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Mayor orders outside review of Law Dept. division where attorney hid evidence

Mayor Rahm Emanuel on Thursday ordered an independent “third-party review” followed by retraining in the Law Department division that employed a senior attorney who resigned in disgrace after concealing evidence in a police-shooting case.

Two days ago, the mayor told reporters it was “not possible” that his Law Department was part of the “code of silence” he has openly acknowledged exists in the Chicago Police Department.

When asked whether the Law Department should be included in the sweeping federal civil rights investigation of the Police Department he once called “misguided,” Emanuel said. “No. They’re working where they are.”

On Thursday, the mayor who has shifted gears repeatedly in the ongoing furor over his handling of the Laquan McDonald shooting video appeared to change his tune — again.

“I don’t direct the Justice Department. But if they come [into the Law Department], we’re going to cooperate and work with it. But there’s work we can get done . . . I’m going to get going on what we need to do,” the mayor said.

“[Corporation Counsel] Steve Patton in quick order is going to have a third-party, an independent entity, look at that division, make sure everybody is clear about the professional standards and then [conduct] the training that goes with it . . . That’s what will happen because it’s essential for people’s confidence.”

The division at issue is called the Federal Civil Rights Litigation Division, and has 59 employees and a budget of $4.7 million.

Does that mean the mayor now welcomes a Justice Department investigation of his Law Department? Is he open to it? Is he fine with it?

“I’m fine with — let me just be clear again so there’s no gotcha game here — Steve Patton is going to be announcing in quick order a third-party to come in on that division to be clear about what the professional standards are and then the training to go with it,” the mayor said.

“We obviously don’t direct the Justice Department. I don’t think that would be a good idea. And even if I did, they wouldn’t listen. [But] if they come in, we’re going to cooperate with them.”

As for the massive New Year’s Eve email dump that showed the mayor’s staff exerting message control over the so-called Independent Police Review Authority, Emanuel tried mightily to play it down. He argued that there was no conspiracy and no smoking gun.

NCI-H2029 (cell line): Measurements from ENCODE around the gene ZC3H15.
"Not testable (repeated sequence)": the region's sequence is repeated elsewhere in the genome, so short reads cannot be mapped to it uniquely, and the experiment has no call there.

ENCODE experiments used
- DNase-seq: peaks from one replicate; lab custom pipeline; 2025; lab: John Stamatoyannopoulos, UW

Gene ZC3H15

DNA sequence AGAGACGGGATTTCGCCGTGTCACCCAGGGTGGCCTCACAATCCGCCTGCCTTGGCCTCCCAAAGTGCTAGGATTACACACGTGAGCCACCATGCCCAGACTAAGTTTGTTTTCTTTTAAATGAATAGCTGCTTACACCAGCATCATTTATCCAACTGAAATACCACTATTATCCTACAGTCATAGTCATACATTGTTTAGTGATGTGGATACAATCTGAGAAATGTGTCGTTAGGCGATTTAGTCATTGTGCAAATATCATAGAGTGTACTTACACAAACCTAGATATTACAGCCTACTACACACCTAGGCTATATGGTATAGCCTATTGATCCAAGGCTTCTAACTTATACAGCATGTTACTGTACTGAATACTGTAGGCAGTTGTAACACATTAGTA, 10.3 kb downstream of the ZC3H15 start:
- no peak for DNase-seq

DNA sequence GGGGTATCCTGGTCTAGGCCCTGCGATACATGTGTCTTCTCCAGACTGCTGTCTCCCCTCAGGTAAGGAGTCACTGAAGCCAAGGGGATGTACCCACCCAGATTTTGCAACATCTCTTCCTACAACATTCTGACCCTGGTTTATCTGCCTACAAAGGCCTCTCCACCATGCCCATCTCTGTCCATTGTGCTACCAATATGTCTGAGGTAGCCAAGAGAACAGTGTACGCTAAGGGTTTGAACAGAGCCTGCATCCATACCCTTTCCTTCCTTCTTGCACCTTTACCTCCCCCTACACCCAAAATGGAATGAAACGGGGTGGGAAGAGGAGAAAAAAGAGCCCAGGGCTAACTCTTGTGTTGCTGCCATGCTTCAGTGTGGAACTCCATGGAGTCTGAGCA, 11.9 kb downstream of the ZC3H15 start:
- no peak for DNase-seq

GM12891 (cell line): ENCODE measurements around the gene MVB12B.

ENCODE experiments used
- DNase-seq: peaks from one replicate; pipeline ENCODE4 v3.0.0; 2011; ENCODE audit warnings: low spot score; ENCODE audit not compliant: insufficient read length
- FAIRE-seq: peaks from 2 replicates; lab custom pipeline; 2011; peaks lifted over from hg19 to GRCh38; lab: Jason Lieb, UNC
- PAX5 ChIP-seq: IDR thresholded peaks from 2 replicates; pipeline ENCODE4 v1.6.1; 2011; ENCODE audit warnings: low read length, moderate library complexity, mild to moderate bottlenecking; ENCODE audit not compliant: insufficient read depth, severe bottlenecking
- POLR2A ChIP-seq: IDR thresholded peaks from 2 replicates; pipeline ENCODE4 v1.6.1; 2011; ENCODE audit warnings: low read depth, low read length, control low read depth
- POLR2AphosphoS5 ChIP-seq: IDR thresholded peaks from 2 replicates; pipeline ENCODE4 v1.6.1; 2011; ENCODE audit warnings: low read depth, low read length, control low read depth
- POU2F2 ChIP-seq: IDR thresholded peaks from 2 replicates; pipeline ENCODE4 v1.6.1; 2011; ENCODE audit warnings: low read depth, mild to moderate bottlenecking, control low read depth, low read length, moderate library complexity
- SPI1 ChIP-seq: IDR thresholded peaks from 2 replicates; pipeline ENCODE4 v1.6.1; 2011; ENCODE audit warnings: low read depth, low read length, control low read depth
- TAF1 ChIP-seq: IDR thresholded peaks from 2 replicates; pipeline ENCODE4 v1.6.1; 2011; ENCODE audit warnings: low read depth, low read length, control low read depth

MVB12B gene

“The independence of IPRA is quite clear in the emails — and every one of you have indicated that,” the mayor said.

“As it relates to answering your questions and inquiries in the media, we do that with all offices and coordinate it. It doesn’t impair the independence of their investigations.”

Emanuel said he has given newly appointed IPRA chief Sharon Fairley clear marching orders.

“To make sure that, even if somebody disagrees with a judgment IPRA makes, they don’t question the integrity of the office.”

Senior Corporation Counsel Jordan Marsh resigned Monday hours after a federal judge issued a harshly worded ruling that raised questions about whether the notorious “code of silence” in the Chicago Police Department extends to the city’s Department of Law run by Patton, Emanuel’s only corporation counsel.

Specifically, U.S. District Court Judge Edmond Chang ruled that Marsh had intentionally concealed evidence in a 2015 trial that culminated in a jury finding that two Chicago Police officers were justified in killing Darius Pinex during a January 2011 traffic stop.

Two Chicago Police officers testified that they had pulled the victim over after hearing a radio call about an Oldsmobile involved in a shooting that matched the description of the car Pinex was driving that night.

Marsh was accused of concealing the actual recording, which conflicted with the officers’ testimony, until midway through the trial. That’s even though the recording became available before the trial began.

The judge threw out the verdict, ordered a new trial and demanded that the city pay attorneys’ fees. Chang also accused the Law Department of poorly training and overseeing city attorneys, creating an environment that hampered production of records essential to prosecuting cases of police misconduct.

Emanuel did not say who would conduct the third-party review, how much, if anything, it would cost, or how far back it might go. Already, the Law Department is reviewing nearly 40 open cases handled by Marsh.

Last month, Emanuel fired his only police superintendent arguing that Garry McCarthy had become a “distraction” in the unrelenting furor over the city’s decision to keep the Laquan McDonald shooting video under wraps for more than a year and wait until one week after the April 7 mayoral runoff to settle the case for $5 million even before the McDonald family had filed a lawsuit.

The video was released only after a judge ordered the city to do so.

The U.S. Justice Department subsequently opened a sweeping civil rights investigation that could ultimately lead to a court order and the appointment of a federal monitor similar to the one that rode herd over city hiring for nearly a decade.

Earlier this week, Emanuel said he has Patton’s back — just as he once had McCarthy’s, only to pull the rug out from his first police superintendent.

But the mayor put his corporation counsel on the clock to make certain that city attorneys never again conceal evidence.